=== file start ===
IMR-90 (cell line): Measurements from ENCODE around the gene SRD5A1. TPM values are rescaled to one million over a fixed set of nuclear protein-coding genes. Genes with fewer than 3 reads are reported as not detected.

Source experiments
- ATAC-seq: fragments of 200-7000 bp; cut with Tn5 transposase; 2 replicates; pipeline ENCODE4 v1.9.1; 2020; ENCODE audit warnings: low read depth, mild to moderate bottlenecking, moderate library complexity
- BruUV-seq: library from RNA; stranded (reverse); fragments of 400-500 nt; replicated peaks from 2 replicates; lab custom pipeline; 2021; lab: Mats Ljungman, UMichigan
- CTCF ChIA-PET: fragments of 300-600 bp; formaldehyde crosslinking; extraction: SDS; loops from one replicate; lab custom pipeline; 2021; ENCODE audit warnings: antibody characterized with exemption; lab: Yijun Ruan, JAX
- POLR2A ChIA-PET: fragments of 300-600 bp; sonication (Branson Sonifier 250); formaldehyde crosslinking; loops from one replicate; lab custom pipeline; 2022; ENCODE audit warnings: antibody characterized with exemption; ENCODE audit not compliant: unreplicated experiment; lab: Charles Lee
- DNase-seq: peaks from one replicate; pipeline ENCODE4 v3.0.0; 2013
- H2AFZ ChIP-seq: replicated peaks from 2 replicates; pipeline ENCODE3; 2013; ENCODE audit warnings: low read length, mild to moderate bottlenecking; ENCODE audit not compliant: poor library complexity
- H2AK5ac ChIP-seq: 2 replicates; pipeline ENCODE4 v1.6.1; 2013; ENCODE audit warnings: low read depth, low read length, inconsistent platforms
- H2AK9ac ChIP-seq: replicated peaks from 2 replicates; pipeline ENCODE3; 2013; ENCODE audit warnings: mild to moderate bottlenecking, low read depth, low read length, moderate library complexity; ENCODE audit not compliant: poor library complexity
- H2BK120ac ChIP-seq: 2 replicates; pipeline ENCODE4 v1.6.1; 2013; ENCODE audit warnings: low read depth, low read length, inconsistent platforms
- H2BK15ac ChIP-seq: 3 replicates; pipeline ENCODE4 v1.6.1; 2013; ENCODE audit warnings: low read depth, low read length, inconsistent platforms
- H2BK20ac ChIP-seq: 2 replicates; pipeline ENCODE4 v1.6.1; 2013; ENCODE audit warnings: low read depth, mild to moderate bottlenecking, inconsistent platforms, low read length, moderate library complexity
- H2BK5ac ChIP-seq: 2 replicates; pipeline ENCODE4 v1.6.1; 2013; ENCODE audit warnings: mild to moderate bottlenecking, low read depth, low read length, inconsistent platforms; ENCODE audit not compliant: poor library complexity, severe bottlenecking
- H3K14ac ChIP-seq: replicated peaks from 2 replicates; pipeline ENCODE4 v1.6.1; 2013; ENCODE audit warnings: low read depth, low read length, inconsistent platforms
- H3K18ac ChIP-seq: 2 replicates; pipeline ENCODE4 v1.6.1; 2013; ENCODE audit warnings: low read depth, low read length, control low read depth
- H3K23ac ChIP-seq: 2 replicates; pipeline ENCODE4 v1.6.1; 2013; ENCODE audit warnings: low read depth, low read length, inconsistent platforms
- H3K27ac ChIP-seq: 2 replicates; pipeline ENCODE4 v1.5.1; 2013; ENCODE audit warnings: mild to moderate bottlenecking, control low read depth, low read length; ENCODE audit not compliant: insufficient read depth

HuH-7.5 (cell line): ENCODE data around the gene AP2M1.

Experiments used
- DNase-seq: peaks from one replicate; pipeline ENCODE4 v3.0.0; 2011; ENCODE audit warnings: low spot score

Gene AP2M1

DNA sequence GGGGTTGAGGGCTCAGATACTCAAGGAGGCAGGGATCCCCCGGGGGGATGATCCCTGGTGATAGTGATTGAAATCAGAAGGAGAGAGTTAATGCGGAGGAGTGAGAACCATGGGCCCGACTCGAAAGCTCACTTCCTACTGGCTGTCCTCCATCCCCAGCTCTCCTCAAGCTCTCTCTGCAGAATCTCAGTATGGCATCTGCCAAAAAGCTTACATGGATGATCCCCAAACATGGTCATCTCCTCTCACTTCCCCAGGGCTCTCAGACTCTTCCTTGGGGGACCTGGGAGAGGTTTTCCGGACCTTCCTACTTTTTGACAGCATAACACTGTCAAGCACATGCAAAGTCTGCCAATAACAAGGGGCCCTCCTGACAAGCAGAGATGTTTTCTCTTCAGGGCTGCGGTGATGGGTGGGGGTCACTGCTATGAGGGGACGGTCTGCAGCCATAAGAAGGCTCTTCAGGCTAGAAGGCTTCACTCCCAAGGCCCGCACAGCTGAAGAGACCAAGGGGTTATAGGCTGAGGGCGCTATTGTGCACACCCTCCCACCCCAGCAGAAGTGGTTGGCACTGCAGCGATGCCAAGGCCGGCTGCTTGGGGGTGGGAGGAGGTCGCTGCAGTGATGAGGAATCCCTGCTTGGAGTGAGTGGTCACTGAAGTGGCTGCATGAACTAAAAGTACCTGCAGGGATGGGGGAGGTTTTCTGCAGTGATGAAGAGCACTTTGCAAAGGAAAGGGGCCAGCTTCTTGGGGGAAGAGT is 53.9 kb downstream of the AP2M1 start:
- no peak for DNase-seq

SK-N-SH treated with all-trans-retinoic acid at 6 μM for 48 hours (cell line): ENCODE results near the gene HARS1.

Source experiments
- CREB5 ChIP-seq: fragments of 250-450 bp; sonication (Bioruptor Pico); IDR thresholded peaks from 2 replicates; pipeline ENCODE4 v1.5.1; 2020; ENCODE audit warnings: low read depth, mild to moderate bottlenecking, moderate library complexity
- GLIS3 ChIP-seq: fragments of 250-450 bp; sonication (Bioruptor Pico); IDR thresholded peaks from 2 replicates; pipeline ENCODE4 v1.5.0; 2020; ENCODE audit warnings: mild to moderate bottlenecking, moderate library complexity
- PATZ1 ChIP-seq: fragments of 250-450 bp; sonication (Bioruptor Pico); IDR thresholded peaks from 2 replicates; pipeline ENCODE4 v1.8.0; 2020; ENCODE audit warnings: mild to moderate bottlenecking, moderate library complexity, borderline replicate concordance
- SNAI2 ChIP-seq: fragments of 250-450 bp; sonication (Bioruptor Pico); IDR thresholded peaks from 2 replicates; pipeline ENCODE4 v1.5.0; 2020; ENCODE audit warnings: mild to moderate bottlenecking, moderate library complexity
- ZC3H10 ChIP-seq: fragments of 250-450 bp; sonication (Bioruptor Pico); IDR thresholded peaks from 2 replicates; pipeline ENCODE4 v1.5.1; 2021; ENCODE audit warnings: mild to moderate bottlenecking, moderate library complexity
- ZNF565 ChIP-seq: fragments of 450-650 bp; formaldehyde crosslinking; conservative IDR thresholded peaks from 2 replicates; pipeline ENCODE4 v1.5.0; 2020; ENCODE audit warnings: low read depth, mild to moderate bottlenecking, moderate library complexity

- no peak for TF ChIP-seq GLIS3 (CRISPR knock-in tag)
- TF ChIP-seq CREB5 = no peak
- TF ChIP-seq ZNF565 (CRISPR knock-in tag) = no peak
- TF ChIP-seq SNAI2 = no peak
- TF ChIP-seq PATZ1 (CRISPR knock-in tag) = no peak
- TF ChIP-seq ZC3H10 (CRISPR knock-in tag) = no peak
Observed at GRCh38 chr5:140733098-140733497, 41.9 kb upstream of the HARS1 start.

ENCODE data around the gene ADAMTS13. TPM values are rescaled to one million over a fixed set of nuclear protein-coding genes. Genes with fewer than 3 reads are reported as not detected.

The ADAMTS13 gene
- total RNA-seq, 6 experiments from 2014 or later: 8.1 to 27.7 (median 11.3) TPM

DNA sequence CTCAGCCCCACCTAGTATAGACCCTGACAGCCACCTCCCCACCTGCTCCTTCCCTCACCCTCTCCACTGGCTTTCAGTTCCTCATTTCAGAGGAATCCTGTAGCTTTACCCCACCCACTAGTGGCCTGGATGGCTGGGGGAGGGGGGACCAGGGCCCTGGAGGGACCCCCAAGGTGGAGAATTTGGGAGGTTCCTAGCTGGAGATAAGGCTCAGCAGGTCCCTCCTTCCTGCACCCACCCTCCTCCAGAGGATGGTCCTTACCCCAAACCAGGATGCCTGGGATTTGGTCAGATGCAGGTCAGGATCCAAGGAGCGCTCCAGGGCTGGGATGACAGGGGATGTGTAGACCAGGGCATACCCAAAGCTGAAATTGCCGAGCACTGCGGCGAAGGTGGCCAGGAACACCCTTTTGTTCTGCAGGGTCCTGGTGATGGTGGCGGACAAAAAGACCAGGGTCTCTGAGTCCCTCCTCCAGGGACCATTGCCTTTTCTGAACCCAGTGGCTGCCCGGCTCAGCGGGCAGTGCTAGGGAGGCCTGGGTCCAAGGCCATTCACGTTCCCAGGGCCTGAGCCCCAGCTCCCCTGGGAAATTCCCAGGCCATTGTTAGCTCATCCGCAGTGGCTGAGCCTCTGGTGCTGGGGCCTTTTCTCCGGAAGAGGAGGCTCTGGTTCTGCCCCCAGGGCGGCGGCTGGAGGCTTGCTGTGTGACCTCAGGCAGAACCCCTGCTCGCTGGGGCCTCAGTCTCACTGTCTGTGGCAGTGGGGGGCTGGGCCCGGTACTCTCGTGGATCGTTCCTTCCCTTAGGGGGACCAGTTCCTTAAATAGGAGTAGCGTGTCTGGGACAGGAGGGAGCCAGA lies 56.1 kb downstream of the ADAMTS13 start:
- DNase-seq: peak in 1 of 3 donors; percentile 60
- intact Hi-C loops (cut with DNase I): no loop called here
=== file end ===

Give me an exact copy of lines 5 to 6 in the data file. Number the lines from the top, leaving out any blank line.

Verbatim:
- CTCF ChIA-PET: fragments of 300-600 bp; formaldehyde crosslinking; extraction: SDS; loops from one replicate; lab custom pipeline; 2021; ENCODE audit warnings: antibody characterized with exemption; lab: Yijun Ruan, JAX
- POLR2A ChIA-PET: fragments of 300-600 bp; sonication (Branson Sonifier 250); formaldehyde crosslinking; loops from one replicate; lab custom pipeline; 2022; ENCODE audit warnings: antibody characterized with exemption; ENCODE audit not compliant: unreplicated experiment; lab: Charles Lee